“Brendan Conway in Surrey tried to use his Wales-shaped cookie cutter, cleverly engineered by Marion in his school’s technology department, to make Welsh cakes, but Anglesey and the Lleyn peninsula kept breaking away! Luckily, toast worked better.”
A picture of this Wales-shaped piece of toast was included in this BBC picture series, showing how St. David’s Day was celebrated on March 1st, in Wales and around the world. St. David is the patron saint of Wales, and his feast day doubles as the Welsh national day. In parallel but not quite similar ways, Scotland celebrates St. Andrew’s Day (30 November), England observes St. George’s Day (23 April) and Ireland and the Irish worldwide go crazy on St. Patrick’s Day (17 March).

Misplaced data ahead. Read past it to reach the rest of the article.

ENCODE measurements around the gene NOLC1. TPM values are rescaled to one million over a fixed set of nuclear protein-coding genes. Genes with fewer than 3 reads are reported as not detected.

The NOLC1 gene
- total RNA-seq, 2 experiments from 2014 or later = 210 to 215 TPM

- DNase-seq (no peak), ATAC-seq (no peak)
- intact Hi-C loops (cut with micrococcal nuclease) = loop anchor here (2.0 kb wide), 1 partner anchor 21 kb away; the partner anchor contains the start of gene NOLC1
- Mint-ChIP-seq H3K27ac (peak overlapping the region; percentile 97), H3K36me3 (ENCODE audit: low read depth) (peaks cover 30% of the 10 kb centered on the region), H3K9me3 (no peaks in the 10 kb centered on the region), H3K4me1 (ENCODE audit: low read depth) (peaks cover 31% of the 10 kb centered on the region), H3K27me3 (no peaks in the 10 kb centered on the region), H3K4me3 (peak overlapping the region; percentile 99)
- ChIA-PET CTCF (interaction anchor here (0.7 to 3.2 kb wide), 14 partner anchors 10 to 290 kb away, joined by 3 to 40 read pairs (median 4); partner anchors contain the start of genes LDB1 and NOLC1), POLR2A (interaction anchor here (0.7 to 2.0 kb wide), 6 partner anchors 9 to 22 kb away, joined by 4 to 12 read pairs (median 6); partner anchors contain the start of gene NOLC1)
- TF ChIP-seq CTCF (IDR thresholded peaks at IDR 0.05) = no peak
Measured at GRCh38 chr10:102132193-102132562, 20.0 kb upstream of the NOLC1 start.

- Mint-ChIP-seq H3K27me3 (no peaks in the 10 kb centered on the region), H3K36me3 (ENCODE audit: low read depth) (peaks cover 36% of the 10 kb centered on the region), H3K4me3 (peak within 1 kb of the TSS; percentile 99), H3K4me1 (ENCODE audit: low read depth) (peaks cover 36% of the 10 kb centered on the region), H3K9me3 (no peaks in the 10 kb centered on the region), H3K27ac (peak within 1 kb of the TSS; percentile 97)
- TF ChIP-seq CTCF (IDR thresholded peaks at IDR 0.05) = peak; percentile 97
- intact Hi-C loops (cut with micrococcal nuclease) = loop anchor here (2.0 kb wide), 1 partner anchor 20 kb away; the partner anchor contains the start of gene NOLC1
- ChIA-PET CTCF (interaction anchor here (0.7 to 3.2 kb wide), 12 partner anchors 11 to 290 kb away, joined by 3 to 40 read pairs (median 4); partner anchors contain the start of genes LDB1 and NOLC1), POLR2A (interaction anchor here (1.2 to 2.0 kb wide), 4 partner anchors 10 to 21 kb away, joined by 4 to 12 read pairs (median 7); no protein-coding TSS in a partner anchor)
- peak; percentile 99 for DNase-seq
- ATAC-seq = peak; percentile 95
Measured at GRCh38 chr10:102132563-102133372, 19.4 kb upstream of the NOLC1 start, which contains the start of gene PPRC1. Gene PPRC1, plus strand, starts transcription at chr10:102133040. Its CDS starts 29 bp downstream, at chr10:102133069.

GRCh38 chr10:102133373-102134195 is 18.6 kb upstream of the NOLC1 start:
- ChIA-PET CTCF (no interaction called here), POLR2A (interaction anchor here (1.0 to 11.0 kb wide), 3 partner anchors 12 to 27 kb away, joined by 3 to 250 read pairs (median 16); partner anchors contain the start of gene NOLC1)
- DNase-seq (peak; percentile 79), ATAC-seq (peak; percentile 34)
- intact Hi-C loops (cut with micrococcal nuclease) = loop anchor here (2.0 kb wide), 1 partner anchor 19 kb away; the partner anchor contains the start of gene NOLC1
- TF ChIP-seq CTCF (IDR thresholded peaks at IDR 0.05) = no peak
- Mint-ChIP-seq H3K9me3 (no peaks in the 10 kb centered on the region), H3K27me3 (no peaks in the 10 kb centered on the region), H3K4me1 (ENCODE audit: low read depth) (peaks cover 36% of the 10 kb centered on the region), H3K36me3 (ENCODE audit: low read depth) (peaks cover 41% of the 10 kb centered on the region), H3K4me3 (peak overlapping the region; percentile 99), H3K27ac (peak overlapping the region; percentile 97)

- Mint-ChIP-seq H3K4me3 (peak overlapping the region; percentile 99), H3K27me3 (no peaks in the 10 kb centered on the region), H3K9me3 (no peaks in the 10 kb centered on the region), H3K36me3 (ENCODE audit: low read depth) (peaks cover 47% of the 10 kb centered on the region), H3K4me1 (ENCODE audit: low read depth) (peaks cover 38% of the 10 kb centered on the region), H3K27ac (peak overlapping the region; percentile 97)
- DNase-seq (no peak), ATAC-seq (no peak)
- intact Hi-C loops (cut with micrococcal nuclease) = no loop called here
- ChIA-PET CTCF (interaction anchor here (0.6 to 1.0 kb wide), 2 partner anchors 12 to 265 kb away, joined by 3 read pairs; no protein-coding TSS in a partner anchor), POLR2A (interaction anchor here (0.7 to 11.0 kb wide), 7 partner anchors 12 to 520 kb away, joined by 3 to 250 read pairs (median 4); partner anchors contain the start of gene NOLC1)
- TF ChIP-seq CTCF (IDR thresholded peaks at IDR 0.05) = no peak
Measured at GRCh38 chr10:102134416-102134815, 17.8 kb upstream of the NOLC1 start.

In recent years, St. George’s Day has become increasingly popular in England, although it is not an official bank holiday yet – as St. Andrew’s Day has been in Scotland since 2006. Whether institutionalised or not, the popularity of both days is dwarfed by that of St. Patrick’s Day, which is celebrated with masses, parades and heavy drinking (a whopping 13 million pints of Guinness are consumed worldwide on St. Patrick’s Day).
St. David’s Day is a rather more sedate occasion, centering on eisteddfodau (concerts), the wearing of traditional dress and of leeks and daffodils (both considered Welsh national symbols) and the baking and eating of Welsh cakes, or, failing that, Wales-shaped toast.